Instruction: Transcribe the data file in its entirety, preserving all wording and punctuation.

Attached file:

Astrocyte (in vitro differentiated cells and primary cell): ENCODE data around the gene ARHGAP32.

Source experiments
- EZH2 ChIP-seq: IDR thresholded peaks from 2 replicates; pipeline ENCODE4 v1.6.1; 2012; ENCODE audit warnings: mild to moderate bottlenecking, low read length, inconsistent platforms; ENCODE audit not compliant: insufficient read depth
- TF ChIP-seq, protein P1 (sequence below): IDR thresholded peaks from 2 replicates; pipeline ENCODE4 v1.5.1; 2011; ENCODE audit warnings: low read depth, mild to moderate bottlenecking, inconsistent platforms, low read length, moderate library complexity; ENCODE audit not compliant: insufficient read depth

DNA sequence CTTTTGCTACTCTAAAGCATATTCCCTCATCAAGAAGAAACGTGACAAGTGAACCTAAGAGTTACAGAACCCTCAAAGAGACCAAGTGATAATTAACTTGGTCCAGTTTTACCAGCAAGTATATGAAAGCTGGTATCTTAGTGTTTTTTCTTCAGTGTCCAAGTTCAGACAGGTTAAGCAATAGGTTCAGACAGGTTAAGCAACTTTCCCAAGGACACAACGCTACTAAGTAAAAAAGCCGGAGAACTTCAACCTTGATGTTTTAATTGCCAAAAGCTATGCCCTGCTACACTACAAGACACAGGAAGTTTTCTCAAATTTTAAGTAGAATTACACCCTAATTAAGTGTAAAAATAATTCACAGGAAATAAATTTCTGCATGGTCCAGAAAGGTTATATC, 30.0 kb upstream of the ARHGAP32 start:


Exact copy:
Astrocyte (in vitro differentiated cells and primary cell): ENCODE data around the gene ARHGAP32.

Source experiments
- EZH2 ChIP-seq: IDR thresholded peaks from 2 replicates; pipeline ENCODE4 v1.6.1; 2012; ENCODE audit warnings: mild to moderate bottlenecking, low read length, inconsistent platforms; ENCODE audit not compliant: insufficient read depth
- TF ChIP-seq, protein P1 (sequence below): IDR thresholded peaks from 2 replicates; pipeline ENCODE4 v1.5.1; 2011; ENCODE audit warnings: low read depth, mild to moderate bottlenecking, inconsistent platforms, low read length, moderate library complexity; ENCODE audit not compliant: insufficient read depth

DNA sequence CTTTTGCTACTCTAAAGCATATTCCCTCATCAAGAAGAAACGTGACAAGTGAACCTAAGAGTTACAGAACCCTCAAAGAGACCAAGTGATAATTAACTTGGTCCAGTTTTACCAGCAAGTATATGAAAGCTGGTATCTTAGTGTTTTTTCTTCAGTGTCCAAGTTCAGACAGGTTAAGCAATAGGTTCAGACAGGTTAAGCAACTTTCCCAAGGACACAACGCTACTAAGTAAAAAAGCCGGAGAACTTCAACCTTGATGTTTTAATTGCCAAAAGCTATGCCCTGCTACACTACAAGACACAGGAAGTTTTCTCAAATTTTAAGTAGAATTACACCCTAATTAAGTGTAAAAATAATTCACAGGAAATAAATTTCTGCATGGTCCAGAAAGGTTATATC, 30.0 kb upstream of the ARHGAP32 start: